and so anyway, me and Jesus were walking around the mall the other day, bemoaning, as you do, all the tinsel and streamers and baubles and flying reindeer displays and proliferating grottoes, our ears assailed by a cacophony of festive banalities by Elvis and Slade and Jona Lewie and Shakin’ Stevens and David Bowie/Bing Crosby and Band Aid and Wham and Chris Rea and the Pogues/Kirsty MacColl and the Wombles and Wizzard and Perry Como and Andy Williams and Mud and Boney M and Cliff Richard and the Pipes & Drums & Military Band of The Royal Scots Dragoon Guards and Mr Hankey booming out of different stores, and I turned to Jesus and asked him, ‘Of all the Xmas singles, which is your favourite?’

And, lo, Jesus, despairing, turned to me, and said: ‘Meretricious. Every one.’

tDs1rYcLeE-2

(‘Oh, so Shakie it is.’)

 

Thor: Ragnarok (Taika Waititi 2017)

obvgswamufrzand so anyway it turns out the best thing about Thor: Ragnarok (2017) was not the automatic ticket machines being out of action so we had to queue up at the box office to collect tickets we’d already paid for, nor was it the cinema’s decision to start a screening of Justice League (Snyder 2017) at roughly the same time so we had to queue among even bigger idiots doomed to even greater disappointment than me, nor was it the curiously Oirish-sounding music on the soundtrack every time the story took us to Norway, nor was it Tom Hiddleston’s always amusing inability to actually deliver lines of dialogue, which this time faced some tough competition from an oddly Americanised Frumious Bandersnatch, nor was it Karl Urban’s rather baffling but spot-on London cabbie accent, though it probably helped make Idris Elba feel at home during the two or three days he was on set, nor was it Marvel/Disney’s cunning ploy of bringing in the always vastly overrated mildly funny Taika Waititi to imbue an otherwise plodding-but-not-quite-as-plodding-as-usual late franchise entry with some mild and vastly overrated funniness, as well as to pay homage to Mike Hodges’ Flash Gordon (1980) while generating the shifts in tone necessary to clumsily staple the main franchise universe to the version in Guardians of the Galaxy movies, nor was it the disappointing absence of the Rock (Thor: RagnaROCK!!!!) whose trailered Jumanji  just looks better and better in comparison, while still looking terrible, you understand, no, the best thing about Thor: Ragnarok is perhaps almost the most ignominious, in that it fulfilled a long-held shamefully festive and object-cathecting  fantasy, that is, to see Cate Blanchett play Servalan in panto….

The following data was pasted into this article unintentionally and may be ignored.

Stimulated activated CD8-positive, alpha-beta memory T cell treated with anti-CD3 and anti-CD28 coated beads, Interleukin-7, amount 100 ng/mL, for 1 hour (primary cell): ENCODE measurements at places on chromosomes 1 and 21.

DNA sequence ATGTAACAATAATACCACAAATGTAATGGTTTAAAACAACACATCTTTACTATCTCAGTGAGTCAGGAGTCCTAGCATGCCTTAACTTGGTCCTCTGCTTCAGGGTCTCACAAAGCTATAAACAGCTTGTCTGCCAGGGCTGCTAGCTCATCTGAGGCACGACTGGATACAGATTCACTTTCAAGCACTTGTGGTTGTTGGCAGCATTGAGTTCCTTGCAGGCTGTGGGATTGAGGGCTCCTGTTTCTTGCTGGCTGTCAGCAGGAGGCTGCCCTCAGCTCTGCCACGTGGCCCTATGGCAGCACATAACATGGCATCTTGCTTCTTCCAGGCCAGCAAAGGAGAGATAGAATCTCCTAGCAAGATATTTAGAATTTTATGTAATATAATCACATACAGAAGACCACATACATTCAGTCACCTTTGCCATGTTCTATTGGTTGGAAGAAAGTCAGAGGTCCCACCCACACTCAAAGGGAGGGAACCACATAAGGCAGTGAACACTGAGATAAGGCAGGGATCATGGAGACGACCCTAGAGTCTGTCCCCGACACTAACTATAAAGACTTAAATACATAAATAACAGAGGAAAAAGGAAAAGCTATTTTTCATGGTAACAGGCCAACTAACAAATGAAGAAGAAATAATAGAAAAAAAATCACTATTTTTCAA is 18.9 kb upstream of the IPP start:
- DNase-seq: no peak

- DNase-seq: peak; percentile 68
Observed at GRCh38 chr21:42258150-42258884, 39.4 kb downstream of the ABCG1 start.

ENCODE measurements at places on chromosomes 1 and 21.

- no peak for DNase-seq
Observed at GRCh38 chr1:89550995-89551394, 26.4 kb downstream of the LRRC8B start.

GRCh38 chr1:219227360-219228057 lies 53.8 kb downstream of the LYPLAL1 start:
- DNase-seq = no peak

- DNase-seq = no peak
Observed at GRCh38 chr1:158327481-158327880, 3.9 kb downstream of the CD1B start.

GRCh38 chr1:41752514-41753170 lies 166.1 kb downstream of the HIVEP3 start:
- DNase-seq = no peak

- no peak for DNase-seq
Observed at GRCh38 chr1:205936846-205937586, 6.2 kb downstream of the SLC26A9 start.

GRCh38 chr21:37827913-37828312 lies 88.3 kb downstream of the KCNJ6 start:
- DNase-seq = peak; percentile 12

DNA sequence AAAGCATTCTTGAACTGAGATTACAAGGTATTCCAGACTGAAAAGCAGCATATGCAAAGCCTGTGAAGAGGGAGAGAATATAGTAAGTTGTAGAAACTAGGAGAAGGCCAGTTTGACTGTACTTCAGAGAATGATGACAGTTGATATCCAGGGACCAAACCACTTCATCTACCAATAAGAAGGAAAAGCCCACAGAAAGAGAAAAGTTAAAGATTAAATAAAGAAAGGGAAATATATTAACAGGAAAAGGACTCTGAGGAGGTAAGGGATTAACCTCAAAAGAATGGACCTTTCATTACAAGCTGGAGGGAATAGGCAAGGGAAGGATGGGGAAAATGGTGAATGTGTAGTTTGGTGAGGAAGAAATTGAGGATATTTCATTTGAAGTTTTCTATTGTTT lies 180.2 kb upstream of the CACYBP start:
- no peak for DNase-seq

The things you learn while researching something entirely unrelated #1

anna-karenina-ekaterina-pozdniakovaand so anyway it turns out that the Anna Karenina Principle, which never having read Guns, Germs and Steel: The Fates of Human Societies I had not even heard of until today, does not – as it should – mean: